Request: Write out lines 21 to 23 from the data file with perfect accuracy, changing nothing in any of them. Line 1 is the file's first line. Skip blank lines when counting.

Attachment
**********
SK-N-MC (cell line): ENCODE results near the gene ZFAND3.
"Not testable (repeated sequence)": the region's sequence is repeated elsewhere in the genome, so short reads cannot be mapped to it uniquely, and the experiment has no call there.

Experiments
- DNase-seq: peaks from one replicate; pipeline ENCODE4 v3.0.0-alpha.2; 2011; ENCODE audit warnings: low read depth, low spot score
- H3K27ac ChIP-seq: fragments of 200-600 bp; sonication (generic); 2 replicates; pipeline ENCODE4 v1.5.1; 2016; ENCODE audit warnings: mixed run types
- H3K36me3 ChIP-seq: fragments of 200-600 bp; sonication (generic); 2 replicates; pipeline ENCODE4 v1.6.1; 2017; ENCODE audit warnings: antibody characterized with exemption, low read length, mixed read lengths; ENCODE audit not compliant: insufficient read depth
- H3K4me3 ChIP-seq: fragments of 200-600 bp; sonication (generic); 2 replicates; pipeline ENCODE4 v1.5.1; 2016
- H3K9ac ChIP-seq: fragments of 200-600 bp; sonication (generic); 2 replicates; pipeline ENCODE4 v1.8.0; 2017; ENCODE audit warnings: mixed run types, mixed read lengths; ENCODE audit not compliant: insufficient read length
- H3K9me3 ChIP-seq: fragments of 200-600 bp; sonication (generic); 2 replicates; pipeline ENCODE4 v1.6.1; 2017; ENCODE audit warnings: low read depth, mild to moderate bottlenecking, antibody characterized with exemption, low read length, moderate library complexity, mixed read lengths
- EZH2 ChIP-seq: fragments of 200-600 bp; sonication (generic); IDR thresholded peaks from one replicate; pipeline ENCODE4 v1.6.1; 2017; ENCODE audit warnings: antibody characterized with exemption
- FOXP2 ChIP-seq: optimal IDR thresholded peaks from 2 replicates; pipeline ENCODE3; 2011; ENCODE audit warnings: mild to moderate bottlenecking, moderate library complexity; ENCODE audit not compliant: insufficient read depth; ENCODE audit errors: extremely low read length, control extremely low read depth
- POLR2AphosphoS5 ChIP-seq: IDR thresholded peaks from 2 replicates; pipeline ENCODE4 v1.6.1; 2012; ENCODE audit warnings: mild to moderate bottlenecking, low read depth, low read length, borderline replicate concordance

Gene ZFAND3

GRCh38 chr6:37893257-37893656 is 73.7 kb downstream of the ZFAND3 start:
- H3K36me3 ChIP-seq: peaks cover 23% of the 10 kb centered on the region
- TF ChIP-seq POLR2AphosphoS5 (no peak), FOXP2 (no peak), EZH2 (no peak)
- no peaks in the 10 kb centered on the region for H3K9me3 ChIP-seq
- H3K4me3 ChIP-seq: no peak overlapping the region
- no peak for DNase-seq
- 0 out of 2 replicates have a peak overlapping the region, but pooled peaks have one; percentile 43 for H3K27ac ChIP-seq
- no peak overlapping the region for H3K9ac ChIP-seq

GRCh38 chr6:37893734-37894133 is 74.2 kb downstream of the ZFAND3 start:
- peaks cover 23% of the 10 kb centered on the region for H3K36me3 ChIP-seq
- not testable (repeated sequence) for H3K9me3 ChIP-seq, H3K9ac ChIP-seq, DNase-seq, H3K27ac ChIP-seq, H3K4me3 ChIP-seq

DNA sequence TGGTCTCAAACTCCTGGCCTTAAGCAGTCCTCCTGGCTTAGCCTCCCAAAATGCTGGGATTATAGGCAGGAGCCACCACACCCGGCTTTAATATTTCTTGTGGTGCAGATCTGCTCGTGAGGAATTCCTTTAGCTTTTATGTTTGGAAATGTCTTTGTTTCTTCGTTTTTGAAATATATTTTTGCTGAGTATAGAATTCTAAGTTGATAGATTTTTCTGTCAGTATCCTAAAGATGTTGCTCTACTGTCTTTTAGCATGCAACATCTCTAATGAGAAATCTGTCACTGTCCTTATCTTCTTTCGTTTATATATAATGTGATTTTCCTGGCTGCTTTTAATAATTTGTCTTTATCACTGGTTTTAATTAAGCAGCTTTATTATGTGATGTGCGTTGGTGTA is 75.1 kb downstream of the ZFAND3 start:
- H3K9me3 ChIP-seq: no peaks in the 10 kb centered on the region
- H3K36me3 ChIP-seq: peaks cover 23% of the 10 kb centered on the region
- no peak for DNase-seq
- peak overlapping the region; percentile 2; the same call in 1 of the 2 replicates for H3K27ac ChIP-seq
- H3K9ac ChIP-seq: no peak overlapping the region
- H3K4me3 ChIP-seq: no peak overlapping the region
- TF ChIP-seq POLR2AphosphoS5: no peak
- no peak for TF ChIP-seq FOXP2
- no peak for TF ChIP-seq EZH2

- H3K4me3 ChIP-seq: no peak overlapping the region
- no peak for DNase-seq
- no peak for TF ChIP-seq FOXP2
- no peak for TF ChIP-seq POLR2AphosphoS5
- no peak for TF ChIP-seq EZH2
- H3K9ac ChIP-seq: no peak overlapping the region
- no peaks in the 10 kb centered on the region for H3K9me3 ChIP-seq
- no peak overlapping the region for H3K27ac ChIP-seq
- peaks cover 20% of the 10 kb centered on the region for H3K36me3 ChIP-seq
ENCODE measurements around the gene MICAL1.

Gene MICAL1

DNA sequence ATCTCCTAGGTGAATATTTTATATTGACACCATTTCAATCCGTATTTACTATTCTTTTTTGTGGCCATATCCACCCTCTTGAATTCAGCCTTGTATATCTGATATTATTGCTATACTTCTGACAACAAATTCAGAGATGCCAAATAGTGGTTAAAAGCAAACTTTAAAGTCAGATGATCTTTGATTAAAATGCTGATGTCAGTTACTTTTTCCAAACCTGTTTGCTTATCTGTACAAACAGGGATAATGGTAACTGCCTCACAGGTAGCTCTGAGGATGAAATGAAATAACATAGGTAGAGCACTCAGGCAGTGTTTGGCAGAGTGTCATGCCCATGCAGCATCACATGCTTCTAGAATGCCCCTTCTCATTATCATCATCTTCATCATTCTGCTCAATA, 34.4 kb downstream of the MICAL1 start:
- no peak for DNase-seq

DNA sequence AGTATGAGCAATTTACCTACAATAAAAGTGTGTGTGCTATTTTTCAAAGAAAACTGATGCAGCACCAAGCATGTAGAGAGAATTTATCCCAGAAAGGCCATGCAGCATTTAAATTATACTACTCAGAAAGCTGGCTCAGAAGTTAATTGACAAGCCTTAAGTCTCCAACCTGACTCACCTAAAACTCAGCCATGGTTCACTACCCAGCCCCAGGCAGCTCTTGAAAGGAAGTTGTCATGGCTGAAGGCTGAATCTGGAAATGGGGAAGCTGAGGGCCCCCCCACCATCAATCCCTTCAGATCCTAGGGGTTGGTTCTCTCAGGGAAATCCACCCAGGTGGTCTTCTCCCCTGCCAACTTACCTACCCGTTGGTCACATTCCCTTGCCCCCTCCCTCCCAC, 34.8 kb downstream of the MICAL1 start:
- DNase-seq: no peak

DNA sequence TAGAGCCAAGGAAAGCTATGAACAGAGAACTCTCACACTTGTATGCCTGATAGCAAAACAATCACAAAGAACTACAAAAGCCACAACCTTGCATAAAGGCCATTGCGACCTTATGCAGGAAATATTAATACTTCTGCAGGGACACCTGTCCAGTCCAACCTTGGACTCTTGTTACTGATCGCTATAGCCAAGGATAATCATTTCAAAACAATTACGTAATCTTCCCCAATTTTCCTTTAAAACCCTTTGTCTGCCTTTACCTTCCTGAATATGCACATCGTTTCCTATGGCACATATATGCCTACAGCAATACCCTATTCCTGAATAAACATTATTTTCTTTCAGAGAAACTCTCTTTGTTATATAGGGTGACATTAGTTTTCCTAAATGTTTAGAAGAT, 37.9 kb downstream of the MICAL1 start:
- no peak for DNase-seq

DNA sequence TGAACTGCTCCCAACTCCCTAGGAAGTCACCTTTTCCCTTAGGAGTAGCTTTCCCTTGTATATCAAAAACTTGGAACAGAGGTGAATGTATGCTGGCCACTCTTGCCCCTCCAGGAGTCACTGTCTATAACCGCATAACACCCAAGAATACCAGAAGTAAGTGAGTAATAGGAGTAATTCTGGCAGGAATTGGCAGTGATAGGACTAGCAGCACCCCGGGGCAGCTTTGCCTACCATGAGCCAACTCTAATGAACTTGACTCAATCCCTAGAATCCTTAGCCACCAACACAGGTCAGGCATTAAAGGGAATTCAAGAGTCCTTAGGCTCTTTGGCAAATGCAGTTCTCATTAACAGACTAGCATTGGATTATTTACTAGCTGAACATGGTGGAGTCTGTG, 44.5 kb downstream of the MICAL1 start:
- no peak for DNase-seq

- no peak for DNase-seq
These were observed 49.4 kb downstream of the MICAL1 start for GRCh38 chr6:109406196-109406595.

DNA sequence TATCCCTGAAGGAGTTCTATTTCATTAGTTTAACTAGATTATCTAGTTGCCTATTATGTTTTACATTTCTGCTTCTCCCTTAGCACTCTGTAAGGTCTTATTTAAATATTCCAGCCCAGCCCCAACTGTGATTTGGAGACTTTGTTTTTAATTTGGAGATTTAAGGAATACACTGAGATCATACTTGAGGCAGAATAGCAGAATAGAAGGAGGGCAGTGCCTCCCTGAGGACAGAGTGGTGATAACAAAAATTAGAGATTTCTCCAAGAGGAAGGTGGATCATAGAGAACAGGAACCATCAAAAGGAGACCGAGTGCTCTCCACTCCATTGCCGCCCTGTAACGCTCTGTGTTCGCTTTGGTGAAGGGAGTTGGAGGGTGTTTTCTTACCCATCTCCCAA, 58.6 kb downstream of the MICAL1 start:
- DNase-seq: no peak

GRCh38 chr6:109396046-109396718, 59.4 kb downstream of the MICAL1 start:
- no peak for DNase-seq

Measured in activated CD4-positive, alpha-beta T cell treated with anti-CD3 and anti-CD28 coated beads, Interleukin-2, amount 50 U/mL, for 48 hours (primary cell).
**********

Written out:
- no peak overlapping the region for H3K9ac ChIP-seq

GRCh38 chr6:37893734-37894133 is 74.2 kb downstream of the ZFAND3 start:
- peaks cover 23% of the 10 kb centered on the region for H3K36me3 ChIP-seq